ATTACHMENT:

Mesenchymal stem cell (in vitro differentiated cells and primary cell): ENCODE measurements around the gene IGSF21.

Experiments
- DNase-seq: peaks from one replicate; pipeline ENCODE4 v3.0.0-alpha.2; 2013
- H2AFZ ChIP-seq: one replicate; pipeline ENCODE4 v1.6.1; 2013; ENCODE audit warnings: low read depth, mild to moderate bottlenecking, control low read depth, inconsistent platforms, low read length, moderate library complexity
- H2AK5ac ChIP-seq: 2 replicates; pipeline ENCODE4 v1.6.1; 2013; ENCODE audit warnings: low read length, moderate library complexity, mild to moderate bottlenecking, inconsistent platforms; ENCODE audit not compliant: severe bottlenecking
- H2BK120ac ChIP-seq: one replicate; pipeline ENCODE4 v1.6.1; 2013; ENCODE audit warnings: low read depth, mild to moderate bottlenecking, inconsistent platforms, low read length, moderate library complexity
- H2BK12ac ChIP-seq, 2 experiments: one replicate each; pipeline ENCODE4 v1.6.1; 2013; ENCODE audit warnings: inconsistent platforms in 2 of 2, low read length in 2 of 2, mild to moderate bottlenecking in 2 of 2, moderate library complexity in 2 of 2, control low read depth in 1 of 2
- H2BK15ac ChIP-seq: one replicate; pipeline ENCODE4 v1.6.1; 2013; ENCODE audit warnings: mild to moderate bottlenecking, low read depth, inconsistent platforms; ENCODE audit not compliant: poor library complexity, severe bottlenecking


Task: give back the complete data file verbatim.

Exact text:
Mesenchymal stem cell (in vitro differentiated cells and primary cell): ENCODE measurements around the gene IGSF21.

Experiments
- DNase-seq: peaks from one replicate; pipeline ENCODE4 v3.0.0-alpha.2; 2013
- H2AFZ ChIP-seq: one replicate; pipeline ENCODE4 v1.6.1; 2013; ENCODE audit warnings: low read depth, mild to moderate bottlenecking, control low read depth, inconsistent platforms, low read length, moderate library complexity
- H2AK5ac ChIP-seq: 2 replicates; pipeline ENCODE4 v1.6.1; 2013; ENCODE audit warnings: low read length, moderate library complexity, mild to moderate bottlenecking, inconsistent platforms; ENCODE audit not compliant: severe bottlenecking
- H2BK120ac ChIP-seq: one replicate; pipeline ENCODE4 v1.6.1; 2013; ENCODE audit warnings: low read depth, mild to moderate bottlenecking, inconsistent platforms, low read length, moderate library complexity
- H2BK12ac ChIP-seq, 2 experiments: one replicate each; pipeline ENCODE4 v1.6.1; 2013; ENCODE audit warnings: inconsistent platforms in 2 of 2, low read length in 2 of 2, mild to moderate bottlenecking in 2 of 2, moderate library complexity in 2 of 2, control low read depth in 1 of 2
- H2BK15ac ChIP-seq: one replicate; pipeline ENCODE4 v1.6.1; 2013; ENCODE audit warnings: mild to moderate bottlenecking, low read depth, inconsistent platforms; ENCODE audit not compliant: poor library complexity, severe bottlenecking